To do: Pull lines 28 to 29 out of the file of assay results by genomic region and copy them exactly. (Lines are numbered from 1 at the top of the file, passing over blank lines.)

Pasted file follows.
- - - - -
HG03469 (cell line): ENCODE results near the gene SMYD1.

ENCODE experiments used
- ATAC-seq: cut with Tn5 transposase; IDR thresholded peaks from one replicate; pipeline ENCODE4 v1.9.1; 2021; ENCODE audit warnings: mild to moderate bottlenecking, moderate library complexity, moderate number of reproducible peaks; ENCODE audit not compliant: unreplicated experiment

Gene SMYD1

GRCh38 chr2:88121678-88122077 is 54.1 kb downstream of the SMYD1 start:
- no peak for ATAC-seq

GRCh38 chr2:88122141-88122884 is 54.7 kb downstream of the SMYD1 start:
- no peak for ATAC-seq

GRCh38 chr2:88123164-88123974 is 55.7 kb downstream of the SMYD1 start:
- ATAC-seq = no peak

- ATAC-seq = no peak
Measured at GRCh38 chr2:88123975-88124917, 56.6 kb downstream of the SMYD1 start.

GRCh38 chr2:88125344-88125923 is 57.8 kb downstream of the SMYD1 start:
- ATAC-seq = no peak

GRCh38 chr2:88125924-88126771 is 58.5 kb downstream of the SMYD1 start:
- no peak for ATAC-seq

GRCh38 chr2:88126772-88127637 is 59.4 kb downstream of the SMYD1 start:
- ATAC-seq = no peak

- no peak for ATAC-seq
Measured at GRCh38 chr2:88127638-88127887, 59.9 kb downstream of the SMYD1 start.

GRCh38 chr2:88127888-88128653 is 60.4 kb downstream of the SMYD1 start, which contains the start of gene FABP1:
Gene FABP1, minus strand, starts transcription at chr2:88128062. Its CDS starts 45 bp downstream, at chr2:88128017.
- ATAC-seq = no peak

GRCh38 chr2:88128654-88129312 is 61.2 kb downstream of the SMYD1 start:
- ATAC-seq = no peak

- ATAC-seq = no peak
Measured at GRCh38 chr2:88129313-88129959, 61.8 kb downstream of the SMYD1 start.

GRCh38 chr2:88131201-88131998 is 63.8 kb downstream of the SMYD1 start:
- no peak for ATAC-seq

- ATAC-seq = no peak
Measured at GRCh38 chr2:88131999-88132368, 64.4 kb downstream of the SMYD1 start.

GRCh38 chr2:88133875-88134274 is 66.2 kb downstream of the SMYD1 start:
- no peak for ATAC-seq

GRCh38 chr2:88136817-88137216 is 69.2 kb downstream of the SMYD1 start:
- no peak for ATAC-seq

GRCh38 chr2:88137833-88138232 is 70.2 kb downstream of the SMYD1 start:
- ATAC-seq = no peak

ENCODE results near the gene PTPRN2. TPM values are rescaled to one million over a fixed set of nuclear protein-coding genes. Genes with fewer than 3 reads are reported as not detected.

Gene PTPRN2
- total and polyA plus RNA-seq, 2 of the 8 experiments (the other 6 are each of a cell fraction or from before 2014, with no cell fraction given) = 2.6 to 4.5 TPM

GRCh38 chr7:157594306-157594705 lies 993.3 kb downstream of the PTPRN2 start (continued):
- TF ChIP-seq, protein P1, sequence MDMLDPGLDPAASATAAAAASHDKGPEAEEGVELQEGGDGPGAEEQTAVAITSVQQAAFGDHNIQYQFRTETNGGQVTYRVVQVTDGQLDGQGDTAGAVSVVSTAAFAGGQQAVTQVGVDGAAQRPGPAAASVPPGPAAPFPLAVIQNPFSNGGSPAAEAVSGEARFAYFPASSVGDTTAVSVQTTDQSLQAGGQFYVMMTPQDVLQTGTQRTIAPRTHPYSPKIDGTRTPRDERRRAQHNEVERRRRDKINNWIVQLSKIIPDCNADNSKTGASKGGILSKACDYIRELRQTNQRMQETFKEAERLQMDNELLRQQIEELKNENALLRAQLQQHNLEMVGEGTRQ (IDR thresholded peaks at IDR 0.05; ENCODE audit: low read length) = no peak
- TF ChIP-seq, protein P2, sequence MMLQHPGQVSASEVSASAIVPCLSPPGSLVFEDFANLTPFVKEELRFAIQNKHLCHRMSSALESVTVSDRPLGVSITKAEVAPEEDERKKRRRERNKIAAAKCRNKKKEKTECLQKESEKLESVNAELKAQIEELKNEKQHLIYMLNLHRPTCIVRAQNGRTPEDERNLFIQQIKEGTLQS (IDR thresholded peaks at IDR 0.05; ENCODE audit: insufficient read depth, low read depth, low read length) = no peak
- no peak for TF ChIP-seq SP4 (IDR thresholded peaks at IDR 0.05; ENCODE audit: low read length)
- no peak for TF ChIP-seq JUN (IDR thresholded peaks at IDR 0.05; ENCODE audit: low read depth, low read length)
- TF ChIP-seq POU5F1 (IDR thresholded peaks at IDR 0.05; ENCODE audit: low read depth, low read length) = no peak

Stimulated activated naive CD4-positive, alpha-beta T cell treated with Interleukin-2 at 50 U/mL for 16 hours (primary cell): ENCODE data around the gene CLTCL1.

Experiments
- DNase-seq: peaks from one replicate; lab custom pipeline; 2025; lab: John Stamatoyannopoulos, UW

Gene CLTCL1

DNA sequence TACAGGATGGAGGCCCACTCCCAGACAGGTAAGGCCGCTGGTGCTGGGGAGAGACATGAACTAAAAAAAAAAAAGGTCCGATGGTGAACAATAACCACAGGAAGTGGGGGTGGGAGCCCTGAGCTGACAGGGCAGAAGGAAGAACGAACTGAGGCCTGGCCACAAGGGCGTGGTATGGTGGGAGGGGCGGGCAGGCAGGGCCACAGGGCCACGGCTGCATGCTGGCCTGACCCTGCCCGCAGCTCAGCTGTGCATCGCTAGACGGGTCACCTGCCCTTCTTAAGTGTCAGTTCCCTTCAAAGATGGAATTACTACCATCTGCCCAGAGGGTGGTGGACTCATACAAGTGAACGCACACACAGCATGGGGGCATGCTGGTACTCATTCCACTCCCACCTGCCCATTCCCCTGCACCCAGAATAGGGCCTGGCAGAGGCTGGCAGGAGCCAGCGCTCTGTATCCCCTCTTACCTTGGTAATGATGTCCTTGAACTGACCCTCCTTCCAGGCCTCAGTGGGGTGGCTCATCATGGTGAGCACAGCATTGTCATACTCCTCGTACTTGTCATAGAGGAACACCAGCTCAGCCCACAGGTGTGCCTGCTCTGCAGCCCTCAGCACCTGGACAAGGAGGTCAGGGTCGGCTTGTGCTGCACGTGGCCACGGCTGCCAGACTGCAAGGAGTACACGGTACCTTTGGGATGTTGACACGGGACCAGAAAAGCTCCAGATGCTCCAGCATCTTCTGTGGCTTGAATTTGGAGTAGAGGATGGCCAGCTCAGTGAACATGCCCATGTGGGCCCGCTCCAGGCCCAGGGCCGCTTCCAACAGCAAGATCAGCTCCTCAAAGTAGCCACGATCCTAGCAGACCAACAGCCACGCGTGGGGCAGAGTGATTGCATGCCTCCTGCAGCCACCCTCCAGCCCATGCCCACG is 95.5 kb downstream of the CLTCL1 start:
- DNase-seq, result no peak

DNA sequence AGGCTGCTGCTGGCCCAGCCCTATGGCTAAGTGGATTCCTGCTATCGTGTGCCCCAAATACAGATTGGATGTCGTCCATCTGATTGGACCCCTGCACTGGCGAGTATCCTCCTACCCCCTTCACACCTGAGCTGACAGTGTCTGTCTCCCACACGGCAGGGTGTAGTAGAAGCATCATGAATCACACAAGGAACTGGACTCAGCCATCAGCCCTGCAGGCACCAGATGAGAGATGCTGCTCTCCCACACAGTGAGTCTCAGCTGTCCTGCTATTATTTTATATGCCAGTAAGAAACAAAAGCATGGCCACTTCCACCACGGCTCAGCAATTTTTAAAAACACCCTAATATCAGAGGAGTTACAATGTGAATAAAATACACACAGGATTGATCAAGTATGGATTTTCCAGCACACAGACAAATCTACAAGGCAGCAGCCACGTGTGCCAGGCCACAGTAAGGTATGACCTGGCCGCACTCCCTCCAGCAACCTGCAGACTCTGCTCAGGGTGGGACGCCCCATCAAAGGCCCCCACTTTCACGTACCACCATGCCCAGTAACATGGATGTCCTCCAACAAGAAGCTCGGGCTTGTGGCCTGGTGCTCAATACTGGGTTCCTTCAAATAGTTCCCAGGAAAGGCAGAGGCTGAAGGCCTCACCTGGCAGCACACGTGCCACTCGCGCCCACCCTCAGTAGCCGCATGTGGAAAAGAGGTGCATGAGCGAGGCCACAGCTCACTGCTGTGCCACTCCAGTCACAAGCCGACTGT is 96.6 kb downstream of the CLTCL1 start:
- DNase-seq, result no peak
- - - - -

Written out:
GRCh38 chr2:88131201-88131998 is 63.8 kb downstream of the SMYD1 start:
- no peak for ATAC-seq